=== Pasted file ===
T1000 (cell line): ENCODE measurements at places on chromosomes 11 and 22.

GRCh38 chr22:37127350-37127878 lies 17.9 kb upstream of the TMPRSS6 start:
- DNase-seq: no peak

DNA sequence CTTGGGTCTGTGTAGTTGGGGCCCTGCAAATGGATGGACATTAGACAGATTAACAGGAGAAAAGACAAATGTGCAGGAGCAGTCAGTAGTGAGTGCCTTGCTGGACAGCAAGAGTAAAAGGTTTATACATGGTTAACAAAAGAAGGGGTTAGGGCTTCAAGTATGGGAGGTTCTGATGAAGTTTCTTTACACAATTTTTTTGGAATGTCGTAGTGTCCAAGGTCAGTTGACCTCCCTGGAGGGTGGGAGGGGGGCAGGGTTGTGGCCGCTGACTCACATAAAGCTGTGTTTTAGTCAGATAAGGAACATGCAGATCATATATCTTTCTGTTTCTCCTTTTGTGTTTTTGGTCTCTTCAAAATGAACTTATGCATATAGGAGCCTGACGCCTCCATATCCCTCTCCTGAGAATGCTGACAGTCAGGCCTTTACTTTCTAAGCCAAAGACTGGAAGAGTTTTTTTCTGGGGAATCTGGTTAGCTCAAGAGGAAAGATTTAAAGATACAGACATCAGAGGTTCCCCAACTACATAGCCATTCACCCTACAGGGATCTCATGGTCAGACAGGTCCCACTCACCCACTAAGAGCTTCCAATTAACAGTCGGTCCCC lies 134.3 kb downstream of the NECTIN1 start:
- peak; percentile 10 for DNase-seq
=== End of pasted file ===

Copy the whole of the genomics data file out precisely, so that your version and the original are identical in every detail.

T1000 (cell line): ENCODE measurements at places on chromosomes 11 and 22.

GRCh38 chr22:37127350-37127878 lies 17.9 kb upstream of the TMPRSS6 start:
- DNase-seq: no peak

DNA sequence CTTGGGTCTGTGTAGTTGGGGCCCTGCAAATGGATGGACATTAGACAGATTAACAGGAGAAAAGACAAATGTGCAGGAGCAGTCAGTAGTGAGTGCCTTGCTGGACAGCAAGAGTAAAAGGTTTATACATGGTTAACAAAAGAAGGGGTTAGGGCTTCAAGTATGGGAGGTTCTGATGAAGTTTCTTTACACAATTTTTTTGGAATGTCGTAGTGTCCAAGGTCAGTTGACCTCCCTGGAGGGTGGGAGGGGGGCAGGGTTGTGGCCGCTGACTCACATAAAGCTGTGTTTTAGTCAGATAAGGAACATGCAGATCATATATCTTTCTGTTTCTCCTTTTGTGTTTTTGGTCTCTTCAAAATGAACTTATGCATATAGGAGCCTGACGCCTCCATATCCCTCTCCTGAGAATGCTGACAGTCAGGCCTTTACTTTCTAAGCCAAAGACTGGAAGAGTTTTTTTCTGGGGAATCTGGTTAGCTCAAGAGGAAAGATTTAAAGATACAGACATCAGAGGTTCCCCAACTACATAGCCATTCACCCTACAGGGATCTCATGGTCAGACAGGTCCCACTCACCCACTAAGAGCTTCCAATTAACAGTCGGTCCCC lies 134.3 kb downstream of the NECTIN1 start:
- peak; percentile 10 for DNase-seq